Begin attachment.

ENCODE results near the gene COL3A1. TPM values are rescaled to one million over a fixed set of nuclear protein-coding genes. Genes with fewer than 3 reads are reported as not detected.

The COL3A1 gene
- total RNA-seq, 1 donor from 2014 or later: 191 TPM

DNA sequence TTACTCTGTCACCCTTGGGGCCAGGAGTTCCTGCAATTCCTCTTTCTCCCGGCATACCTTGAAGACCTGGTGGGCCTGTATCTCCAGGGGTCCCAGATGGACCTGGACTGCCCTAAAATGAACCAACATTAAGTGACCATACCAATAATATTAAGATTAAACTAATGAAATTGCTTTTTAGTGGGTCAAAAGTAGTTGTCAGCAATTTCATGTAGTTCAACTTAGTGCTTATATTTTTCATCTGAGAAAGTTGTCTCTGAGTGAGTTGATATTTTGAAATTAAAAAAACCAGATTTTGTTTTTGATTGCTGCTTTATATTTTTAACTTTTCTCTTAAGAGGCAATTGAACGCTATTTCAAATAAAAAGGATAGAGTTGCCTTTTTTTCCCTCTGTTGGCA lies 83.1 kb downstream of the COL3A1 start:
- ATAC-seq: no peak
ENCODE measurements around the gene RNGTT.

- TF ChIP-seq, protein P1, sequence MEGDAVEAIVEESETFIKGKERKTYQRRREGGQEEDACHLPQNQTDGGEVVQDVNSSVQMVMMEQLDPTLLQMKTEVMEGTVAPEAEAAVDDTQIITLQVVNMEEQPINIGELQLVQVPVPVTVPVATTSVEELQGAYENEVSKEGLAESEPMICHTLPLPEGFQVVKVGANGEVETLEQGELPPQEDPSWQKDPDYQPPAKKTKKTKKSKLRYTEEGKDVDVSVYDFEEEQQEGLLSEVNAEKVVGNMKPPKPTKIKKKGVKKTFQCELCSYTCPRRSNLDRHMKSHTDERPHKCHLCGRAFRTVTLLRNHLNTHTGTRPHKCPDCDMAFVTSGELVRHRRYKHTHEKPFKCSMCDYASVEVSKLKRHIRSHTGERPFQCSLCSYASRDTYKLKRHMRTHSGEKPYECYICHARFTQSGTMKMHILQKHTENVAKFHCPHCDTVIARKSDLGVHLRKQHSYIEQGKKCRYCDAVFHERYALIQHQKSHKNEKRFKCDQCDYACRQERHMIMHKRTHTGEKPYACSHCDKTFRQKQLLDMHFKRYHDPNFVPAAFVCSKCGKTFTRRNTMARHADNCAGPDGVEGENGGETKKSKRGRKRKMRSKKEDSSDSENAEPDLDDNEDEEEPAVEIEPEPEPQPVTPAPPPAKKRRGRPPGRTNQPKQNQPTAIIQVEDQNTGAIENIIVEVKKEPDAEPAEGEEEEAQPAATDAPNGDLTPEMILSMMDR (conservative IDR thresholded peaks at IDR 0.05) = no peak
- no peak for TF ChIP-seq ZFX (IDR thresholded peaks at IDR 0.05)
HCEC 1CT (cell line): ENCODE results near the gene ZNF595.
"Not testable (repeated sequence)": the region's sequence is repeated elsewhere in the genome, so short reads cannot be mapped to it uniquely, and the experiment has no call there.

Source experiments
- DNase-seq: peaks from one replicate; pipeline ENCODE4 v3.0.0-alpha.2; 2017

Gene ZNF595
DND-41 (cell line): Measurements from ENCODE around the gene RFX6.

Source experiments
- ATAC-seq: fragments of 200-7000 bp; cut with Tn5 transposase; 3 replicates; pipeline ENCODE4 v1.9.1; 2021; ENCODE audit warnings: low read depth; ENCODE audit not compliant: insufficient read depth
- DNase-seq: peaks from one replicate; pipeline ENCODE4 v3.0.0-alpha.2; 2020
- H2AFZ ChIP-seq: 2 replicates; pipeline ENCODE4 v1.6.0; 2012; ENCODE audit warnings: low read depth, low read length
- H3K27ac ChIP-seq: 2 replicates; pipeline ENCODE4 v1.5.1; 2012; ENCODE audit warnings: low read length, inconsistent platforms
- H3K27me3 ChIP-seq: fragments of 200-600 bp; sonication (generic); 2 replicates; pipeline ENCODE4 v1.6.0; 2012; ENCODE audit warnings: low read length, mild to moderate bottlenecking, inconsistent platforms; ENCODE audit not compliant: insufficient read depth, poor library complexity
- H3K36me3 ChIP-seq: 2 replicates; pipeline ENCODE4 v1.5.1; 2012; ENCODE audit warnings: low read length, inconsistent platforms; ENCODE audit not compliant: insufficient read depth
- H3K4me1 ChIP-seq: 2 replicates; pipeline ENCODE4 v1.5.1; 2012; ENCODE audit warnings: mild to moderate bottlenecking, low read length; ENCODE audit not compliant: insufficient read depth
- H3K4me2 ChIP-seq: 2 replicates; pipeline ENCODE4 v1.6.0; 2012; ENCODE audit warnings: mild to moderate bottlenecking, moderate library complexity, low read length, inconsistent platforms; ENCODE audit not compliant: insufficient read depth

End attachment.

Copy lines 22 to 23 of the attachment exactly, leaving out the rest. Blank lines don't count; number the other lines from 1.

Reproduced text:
- H3K4me1 ChIP-seq: 2 replicates; pipeline ENCODE4 v1.5.1; 2012; ENCODE audit warnings: mild to moderate bottlenecking, low read length; ENCODE audit not compliant: insufficient read depth
- H3K4me2 ChIP-seq: 2 replicates; pipeline ENCODE4 v1.6.0; 2012; ENCODE audit warnings: mild to moderate bottlenecking, moderate library complexity, low read length, inconsistent platforms; ENCODE audit not compliant: insufficient read depth